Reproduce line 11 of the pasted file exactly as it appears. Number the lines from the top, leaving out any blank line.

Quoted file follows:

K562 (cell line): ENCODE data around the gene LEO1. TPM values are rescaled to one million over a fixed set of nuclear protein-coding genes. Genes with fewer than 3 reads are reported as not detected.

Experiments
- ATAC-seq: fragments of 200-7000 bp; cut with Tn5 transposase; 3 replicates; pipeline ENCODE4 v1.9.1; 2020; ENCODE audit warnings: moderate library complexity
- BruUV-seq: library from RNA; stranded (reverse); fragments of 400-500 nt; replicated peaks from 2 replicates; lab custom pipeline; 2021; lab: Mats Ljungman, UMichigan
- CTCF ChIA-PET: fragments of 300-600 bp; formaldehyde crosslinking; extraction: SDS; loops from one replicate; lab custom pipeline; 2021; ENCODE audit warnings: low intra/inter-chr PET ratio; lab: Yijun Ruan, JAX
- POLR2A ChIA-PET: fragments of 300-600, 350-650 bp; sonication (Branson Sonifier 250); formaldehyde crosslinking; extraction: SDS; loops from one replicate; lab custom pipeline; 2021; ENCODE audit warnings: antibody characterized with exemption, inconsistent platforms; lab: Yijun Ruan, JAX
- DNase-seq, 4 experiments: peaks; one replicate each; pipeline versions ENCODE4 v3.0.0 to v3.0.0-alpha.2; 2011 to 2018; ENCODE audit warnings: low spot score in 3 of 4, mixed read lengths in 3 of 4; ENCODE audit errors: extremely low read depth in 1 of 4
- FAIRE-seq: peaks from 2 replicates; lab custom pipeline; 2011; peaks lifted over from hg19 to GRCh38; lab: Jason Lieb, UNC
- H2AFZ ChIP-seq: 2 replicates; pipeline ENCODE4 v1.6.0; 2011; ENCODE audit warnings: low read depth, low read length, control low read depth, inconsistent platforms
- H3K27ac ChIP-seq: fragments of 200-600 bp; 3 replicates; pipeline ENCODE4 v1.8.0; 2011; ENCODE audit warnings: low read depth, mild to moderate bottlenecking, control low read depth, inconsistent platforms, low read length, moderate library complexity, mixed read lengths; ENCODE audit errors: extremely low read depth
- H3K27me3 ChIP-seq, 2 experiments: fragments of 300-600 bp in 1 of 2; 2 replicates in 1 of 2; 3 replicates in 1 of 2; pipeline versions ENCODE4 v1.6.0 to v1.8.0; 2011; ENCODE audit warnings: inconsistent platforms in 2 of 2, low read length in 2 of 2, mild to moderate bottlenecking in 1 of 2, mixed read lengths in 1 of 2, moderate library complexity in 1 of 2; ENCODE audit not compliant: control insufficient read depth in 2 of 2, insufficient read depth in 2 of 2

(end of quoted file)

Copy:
- H3K27me3 ChIP-seq, 2 experiments: fragments of 300-600 bp in 1 of 2; 2 replicates in 1 of 2; 3 replicates in 1 of 2; pipeline versions ENCODE4 v1.6.0 to v1.8.0; 2011; ENCODE audit warnings: inconsistent platforms in 2 of 2, low read length in 2 of 2, mild to moderate bottlenecking in 1 of 2, mixed read lengths in 1 of 2, moderate library complexity in 1 of 2; ENCODE audit not compliant: control insufficient read depth in 2 of 2, insufficient read depth in 2 of 2